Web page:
HOVER ME, IF YOU DARE; HOW VOTIRO’S CUSTOMERS ARE PROTECTED FROM THE LATEST MICROSOFT POWERPOINT HOVER THREAT

July 08, 2017

Malicious actors are always on the hunt for new vulnerabilities to exploit in order to infect machines worldwide. While hunting for vulnerabilities is not an easy task, there are other infection vectors that cyber criminals can use to achieve a successful attack.

One might suggest that the best infection vector lies within a software feature rather than a bug, so by exploiting a feature in a widely used product one can cause a widespread infection below the radar. A fertile environment for such features include feature vulnerabilities that can be found within Microsoft Office’s products, as there exists several features that should not be present based on today’s security standards.

The following attack has been around since June 2017 and exploits this feature-vulnerability scheme.

The attack

Using spam mail to reach a widespread population, malicious actors send a PPSX (PowerPoint SlideShow) file to their victims. Once opened, the file features a single slide with the text “ Loading.. Please wait.”


Figure 1. The presentation as seen upon execution

This slide appears to be benign, but its true value, lies underneath. The text appears to be a link. However, as most employees have been warned about malicious links due to security concerns, they often know not to click on certain types of links they get.

In fact, most employees are being taught to “think before they click” and check where a link leads before clicking on it. In order to check, all one has to do is hover to see the referenced domain. While hovering on a link is often harmless on most occasions, in this case, it causes an infection to occur

PowerPoint allows its users to use 2 types of links: clickable and hover-able.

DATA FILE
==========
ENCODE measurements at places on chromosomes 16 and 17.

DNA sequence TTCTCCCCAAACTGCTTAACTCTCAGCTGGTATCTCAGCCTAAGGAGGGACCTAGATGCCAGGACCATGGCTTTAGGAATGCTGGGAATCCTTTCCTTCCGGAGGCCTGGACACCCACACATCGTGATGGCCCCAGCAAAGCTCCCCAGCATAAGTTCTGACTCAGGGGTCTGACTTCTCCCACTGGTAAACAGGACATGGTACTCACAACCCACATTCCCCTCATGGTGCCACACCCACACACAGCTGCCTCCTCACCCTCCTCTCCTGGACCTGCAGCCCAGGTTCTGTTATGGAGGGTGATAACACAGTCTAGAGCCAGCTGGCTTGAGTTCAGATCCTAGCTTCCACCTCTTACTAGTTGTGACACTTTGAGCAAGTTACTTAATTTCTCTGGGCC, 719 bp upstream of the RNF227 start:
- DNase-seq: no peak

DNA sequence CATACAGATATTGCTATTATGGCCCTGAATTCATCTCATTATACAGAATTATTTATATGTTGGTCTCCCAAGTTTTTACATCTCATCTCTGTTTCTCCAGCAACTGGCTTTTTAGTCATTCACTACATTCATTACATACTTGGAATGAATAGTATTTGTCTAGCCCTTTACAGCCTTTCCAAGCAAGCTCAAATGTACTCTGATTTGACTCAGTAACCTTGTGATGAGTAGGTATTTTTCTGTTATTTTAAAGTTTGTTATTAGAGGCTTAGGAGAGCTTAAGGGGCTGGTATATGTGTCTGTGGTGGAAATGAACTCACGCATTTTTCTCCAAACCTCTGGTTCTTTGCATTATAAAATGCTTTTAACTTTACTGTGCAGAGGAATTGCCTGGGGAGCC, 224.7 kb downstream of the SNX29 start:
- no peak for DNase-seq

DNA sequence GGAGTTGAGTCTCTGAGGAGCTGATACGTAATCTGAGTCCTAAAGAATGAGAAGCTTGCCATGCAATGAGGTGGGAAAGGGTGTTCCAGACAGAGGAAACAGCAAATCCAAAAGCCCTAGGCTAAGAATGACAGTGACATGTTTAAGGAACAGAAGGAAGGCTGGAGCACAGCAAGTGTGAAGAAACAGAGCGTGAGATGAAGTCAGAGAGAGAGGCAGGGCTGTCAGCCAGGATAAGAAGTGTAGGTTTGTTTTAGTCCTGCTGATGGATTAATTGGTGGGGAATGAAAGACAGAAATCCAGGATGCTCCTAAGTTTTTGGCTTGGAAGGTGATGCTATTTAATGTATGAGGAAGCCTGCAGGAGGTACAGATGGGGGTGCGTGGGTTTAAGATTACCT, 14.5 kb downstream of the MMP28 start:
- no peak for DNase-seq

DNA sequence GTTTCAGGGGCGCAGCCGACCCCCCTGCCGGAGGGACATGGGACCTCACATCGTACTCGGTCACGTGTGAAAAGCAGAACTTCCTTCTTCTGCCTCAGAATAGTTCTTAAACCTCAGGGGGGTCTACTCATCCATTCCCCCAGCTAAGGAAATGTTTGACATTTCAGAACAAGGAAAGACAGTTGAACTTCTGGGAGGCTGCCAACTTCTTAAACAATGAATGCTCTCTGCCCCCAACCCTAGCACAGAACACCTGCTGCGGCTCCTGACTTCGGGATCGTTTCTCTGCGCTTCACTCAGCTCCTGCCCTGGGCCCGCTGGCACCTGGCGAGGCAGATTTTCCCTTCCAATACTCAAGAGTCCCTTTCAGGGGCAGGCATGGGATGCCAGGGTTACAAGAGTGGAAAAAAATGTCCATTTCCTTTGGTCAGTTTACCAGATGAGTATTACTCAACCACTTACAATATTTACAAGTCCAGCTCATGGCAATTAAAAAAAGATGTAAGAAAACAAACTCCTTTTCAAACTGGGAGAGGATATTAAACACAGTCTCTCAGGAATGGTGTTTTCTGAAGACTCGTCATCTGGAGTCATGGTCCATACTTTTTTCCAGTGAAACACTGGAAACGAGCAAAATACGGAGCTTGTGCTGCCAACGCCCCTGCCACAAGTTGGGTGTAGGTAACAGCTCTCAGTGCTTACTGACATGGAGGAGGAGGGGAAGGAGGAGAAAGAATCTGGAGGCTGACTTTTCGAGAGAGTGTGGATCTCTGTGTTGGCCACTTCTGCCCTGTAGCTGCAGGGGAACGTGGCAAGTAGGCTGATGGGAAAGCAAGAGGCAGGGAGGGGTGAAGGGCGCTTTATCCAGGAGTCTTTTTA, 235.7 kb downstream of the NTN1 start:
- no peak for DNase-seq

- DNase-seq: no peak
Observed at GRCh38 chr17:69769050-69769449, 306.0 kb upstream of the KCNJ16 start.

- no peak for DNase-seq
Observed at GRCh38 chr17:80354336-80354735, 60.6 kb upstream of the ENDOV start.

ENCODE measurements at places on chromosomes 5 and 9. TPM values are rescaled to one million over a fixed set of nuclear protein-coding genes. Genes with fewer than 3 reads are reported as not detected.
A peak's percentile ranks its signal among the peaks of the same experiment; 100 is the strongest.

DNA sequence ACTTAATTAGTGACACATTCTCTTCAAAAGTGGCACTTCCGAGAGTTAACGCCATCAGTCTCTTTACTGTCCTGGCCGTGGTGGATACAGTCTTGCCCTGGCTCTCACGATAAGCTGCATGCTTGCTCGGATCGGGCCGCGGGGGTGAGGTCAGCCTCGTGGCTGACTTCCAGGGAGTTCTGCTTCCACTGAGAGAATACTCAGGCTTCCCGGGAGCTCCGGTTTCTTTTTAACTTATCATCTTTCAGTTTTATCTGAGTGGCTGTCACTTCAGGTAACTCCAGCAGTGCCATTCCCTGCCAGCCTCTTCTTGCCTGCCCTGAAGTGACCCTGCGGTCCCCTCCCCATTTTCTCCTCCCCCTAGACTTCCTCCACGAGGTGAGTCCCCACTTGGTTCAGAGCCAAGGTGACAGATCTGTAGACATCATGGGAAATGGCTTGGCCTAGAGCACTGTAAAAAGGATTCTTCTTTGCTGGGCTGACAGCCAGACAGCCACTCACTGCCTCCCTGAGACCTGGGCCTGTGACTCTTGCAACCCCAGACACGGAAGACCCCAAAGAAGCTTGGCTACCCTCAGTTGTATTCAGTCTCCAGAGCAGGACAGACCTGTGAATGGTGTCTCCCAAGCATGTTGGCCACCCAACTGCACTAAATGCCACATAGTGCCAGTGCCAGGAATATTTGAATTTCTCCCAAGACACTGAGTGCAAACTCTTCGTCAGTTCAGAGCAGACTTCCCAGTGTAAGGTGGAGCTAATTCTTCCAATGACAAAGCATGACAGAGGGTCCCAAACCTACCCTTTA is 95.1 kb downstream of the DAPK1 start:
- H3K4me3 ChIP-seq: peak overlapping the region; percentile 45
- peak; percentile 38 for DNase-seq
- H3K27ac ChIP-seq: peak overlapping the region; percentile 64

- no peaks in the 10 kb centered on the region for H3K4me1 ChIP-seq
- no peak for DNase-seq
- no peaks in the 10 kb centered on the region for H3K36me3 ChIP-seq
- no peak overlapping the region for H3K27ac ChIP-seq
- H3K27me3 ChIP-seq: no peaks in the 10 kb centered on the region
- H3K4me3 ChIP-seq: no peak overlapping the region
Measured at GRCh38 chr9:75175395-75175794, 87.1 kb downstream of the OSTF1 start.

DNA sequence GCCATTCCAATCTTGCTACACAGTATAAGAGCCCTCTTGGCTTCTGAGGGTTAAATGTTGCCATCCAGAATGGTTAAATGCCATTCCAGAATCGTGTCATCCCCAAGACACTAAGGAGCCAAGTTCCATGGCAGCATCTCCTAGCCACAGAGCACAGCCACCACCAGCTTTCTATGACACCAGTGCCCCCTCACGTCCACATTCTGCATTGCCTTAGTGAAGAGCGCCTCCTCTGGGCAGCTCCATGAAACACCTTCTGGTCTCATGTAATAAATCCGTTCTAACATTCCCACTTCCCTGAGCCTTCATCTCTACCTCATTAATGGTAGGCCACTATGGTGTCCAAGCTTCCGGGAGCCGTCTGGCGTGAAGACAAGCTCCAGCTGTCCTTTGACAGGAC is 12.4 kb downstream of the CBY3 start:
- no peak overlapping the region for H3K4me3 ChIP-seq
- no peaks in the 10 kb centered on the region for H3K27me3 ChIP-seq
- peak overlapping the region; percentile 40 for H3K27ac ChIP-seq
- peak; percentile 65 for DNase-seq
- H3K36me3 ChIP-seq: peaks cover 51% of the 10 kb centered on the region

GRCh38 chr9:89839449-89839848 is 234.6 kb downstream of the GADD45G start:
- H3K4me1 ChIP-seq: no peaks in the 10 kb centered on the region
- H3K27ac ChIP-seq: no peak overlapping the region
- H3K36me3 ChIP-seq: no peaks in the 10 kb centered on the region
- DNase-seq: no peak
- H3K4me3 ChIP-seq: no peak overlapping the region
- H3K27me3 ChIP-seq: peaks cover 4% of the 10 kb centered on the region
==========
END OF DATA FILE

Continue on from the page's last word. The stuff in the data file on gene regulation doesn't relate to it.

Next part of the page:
This link (which is not a link but an image) is a hover-able link and so far, has proved not to be a malicious one.


Figure 2. An image posing as a link

The feature-vulnerability here that PowerPoint uses, allows for a link to point to a URL, a specific slide, a macro function and to an external program.

It looks like this:

Figure 3. link options within PowerPoint

Notice the “program” the link points to. It’s a Powershell code that aims to download and execute a credential stealer. When a user checks the link, he hovers on the “link” and the Powershell code is executed within its given parameters.

If the user has, for some reason, disabled Protected View, he will become infected;if not, this is the prompt he will receive:


Figure 4. Protected view prompt alerting of a potential security concern

As this trick requires specific user interaction, by hovering and confirming security prompts, it is not likely that this kind of an attack will be detected by using a sandbox solution. While sandbox solutions protect organizations from a variety of attacks, they stands useless in this scenario, allowing the infected file into the organization.

Best Practices

We advise all users to use Protected View, which Microsoft enables by default, especially for documents downloaded from potentially unsafe locations. Protected View provides a way for users to read the content of an unknown or suspicious file while significantly reducing chances of infection.

Another approach to mitigate these types of attacks is to use Advanced CDR technology. Each document, along with its legitimate features and all other feature-vulnerabilities, is carefully examined and re-built from scratch, eliminating any non standard or malicious attributes, values, and OLE objects without requiring any signature or learning.

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